BART station in the East Bay, photo by flickr user travesty01 We definitely have work to do--that was the take home point of a recent Brookings Institute study , examining the top 100 metropolitan areas in the nation for transit access to jobs. While the study found that our area ranked fifth in the nation for access of transit to resident, only 35% of jobs are reachable within 90 minutes using public transportation. Overall though, California cities faired well nationally having four of the top 10 metro areas in the state, including Modesto, Silicon Valley and number two in the nation, Los Angeles. The study, while recognizing the successes of many transit systems, recommends that transportation leaders and local, state and national government should make transit access to jobs their explicit priority in spending and service decisions. This includes coordinated and strategic decisions regarding land use, economic development and housing...

Hidden Histories: The Oakland Museum of California

The recent renovation of the Oakland Museum of California by Mark Cavagnero Associates has brought much-deserved attention to this important Modernist design. But the original design of this Modern masterpiece deserves a closer look.

Good Government Awards: How JobsNow Put San Franciscans Back to Work

June 1, 2011
SPUR’s 31st annual Good Government Awards, held earlier this year, honored five City of San Francisco employees and teams who have performed exceptionally, becoming models for other agencies and cities around the country. The JobsNow Program was arguably the most innovative and effective subsidized employment program in the United States. During a time of high unemployment, the JobsNow team quickly built a local structure that put thousands to work in San Francisco. By acting fast and getting the word out to private and nonprofit employers, they were able to capture the largest amount per capita of any city in the country out of the Federal government's $5 billion in funding for subsidized employment. They were consistently ahead of target and had 1,000 people already enrolled in San Francisco at a time when no other city in the country had anyone enrolled. Upon termination of the program they had employed 4,127...

Ocean Beach Master Plan - Public Workshop #2

Please join us at the Golden Gate Park Senior Center on Saturday, June 4th for the Ocean Beach Master Plan Public Workshop #2 . The project team has been hard at work analyzing the impacts of different courses of action at Ocean Beach. You will have a chance to review several "test scenarios" and compare their outcomes in categories like ecology, infrastructure, and public access over a 100-year period. You can then work with us to assemble an approach that best serves the future of Ocean Beach. This session will include both presentation and interactive participation. If possible, please arrive at the beginning and stay for the whole session If you missed our first workshop or would like a refresher on the complex issues at Ocean Beach, please read our article in the SPUR Urbanist , or have a look at the workshop materials here . WHEN : Saturday, June...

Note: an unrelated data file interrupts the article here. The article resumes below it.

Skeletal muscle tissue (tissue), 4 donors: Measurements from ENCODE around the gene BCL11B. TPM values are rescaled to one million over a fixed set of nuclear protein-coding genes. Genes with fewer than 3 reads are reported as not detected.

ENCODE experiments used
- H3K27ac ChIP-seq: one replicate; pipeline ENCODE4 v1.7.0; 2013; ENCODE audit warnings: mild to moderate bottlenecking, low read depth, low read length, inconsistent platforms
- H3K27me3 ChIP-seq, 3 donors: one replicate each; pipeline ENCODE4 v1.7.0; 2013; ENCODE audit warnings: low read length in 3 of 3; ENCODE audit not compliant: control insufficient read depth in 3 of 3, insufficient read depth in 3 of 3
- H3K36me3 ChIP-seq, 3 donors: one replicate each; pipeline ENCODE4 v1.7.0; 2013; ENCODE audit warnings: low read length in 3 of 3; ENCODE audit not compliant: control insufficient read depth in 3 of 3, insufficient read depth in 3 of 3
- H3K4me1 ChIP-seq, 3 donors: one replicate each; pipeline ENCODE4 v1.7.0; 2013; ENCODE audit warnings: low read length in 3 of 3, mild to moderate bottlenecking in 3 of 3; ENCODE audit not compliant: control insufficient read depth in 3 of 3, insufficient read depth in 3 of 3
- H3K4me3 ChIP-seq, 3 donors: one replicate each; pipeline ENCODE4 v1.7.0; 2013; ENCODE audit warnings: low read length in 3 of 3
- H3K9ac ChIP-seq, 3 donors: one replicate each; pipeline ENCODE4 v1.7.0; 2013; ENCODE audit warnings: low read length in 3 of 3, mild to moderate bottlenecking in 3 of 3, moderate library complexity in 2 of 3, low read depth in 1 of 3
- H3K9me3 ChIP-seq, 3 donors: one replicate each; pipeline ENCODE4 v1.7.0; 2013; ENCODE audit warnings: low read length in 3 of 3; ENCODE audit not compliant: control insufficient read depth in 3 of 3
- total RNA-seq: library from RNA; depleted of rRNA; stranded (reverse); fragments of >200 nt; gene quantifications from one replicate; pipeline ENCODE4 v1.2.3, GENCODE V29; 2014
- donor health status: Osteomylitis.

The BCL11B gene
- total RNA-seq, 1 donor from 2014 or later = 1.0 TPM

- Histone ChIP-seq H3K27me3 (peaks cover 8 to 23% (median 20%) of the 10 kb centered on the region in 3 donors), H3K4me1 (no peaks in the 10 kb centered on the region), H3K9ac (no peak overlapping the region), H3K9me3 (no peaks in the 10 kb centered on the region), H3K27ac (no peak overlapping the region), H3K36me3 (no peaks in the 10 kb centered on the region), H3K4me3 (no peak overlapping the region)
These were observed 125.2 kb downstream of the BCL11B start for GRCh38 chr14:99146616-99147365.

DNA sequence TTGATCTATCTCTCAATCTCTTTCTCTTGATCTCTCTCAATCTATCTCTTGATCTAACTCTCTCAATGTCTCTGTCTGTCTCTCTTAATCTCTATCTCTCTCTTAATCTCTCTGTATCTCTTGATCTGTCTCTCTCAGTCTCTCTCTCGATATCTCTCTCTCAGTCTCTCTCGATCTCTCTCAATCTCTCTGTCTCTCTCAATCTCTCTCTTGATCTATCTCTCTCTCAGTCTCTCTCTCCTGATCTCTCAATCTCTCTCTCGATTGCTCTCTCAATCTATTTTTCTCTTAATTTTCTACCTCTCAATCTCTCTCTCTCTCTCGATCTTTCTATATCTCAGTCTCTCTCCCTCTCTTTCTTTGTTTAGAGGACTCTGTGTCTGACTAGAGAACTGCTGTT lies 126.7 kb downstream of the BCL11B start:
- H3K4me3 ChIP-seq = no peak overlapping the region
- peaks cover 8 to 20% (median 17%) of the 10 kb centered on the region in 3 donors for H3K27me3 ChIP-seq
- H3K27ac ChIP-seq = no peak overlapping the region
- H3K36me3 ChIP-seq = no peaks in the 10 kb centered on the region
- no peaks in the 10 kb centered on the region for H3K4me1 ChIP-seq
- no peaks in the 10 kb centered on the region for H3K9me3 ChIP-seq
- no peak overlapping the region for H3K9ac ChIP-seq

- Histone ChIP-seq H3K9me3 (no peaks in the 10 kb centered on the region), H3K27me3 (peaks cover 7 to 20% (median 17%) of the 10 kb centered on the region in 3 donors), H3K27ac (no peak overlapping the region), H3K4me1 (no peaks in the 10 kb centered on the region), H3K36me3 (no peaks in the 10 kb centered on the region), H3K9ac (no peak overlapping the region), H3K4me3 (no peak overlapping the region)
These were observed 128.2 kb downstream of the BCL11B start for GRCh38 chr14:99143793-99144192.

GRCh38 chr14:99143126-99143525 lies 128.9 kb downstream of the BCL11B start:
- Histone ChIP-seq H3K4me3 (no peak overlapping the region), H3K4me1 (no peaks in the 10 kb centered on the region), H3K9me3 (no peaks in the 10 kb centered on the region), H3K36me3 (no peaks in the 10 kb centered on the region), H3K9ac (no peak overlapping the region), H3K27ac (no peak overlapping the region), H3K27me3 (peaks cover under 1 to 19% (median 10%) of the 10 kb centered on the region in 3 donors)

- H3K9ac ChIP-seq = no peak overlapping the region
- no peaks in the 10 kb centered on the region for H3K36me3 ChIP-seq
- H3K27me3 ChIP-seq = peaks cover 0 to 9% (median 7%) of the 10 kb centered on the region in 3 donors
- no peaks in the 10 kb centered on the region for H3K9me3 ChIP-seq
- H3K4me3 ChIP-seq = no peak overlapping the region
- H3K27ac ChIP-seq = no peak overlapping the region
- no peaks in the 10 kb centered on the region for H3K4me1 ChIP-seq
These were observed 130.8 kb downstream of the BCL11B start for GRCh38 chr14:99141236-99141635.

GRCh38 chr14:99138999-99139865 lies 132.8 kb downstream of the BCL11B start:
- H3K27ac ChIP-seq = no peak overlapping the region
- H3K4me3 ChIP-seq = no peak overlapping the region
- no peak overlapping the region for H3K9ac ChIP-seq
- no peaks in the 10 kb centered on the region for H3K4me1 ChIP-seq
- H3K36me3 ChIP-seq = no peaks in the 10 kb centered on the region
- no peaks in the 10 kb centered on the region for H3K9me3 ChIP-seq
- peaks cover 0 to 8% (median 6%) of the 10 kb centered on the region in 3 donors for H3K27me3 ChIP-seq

The Numbers: 96% of U.S. Transportation Energy Comes from Oil

A recent editorial by the Regional Plan Association cites this sobering stat (from the Institute of Electrical and Electronics Engineers ) to make the argument for a higher tax on gasoline as a way to both reduce carbon emissions and raise revenues in a time of huge fiscal shortfalls. Connecticut Governor Dannel Malloy recently included a three-cent-per-gallon increase in the gasoline tax in his proposed budget, but the legislature cut the measure. Attempts to raise the national gasoline tax, or to enact a cap-and-trade system, have been rejected even more quickly. The RPA calls this penny pinching short sighted, suggesting that we'll look back on this era of history as a time when oil extraction peaked and demand grew — a recipe, ironically, for drastic increases in gas prices. The editorial argues that governments, both local and national, must take action if our country is to reduce its dependency on...

Weekly Snapshot: Good News for Seattle Bikers and Walkers? Kinda.

May 27, 2011 BY ANIKA JESI
Seattle is consistently ranked one of the nation's most bikeable and walkable cities, with low pedestrian fatality rates, bicycle-friendly legislation and a high percentage of commuters who bike or walk to work. However, some worry that these high scores have made Seattle "too cocky," and that the city still has a ways to go in providing acceptable bicycle and pedestrian infrastructure. Residents hope Seattle's relative success does not defer the city from investing in better and more extensive facilities for traveling by bike and foot. Read full story at PubliCola More from the week in urbanism: Don't Fear the City: Urban America's Crime Drops to Lowest in 40 Years Recent data from the FBI reports that cities, especially those with a population of more than 1 million, are seeing a sharp decline in urban crime rates. Read full story at The Atlantic Lights on Market Street A short film by...